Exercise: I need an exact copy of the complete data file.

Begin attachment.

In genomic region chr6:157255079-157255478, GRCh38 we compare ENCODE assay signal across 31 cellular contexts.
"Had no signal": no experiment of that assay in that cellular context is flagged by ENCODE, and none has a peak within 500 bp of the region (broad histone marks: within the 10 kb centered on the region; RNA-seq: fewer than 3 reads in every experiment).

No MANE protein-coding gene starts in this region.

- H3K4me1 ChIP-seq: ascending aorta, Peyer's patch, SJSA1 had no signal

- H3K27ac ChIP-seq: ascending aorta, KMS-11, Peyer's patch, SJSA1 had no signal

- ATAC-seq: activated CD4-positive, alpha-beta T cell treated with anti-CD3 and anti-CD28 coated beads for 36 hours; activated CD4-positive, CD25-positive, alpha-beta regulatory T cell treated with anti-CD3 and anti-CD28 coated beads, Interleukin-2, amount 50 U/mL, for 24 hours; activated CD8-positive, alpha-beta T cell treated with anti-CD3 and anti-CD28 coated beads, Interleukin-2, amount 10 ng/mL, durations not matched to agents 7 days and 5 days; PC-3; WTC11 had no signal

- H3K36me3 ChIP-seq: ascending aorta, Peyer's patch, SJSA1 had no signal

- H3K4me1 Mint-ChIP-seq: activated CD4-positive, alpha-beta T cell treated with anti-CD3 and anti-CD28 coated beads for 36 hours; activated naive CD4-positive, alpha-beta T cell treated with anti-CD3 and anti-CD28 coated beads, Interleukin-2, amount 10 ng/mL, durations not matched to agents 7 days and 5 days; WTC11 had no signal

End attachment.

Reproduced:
In genomic region chr6:157255079-157255478, GRCh38 we compare ENCODE assay signal across 31 cellular contexts.
"Had no signal": no experiment of that assay in that cellular context is flagged by ENCODE, and none has a peak within 500 bp of the region (broad histone marks: within the 10 kb centered on the region; RNA-seq: fewer than 3 reads in every experiment).

No MANE protein-coding gene starts in this region.

- H3K4me1 ChIP-seq: ascending aorta, Peyer's patch, SJSA1 had no signal

- H3K27ac ChIP-seq: ascending aorta, KMS-11, Peyer's patch, SJSA1 had no signal

- ATAC-seq: activated CD4-positive, alpha-beta T cell treated with anti-CD3 and anti-CD28 coated beads for 36 hours; activated CD4-positive, CD25-positive, alpha-beta regulatory T cell treated with anti-CD3 and anti-CD28 coated beads, Interleukin-2, amount 50 U/mL, for 24 hours; activated CD8-positive, alpha-beta T cell treated with anti-CD3 and anti-CD28 coated beads, Interleukin-2, amount 10 ng/mL, durations not matched to agents 7 days and 5 days; PC-3; WTC11 had no signal

- H3K36me3 ChIP-seq: ascending aorta, Peyer's patch, SJSA1 had no signal

- H3K4me1 Mint-ChIP-seq: activated CD4-positive, alpha-beta T cell treated with anti-CD3 and anti-CD28 coated beads for 36 hours; activated naive CD4-positive, alpha-beta T cell treated with anti-CD3 and anti-CD28 coated beads, Interleukin-2, amount 10 ng/mL, durations not matched to agents 7 days and 5 days; WTC11 had no signal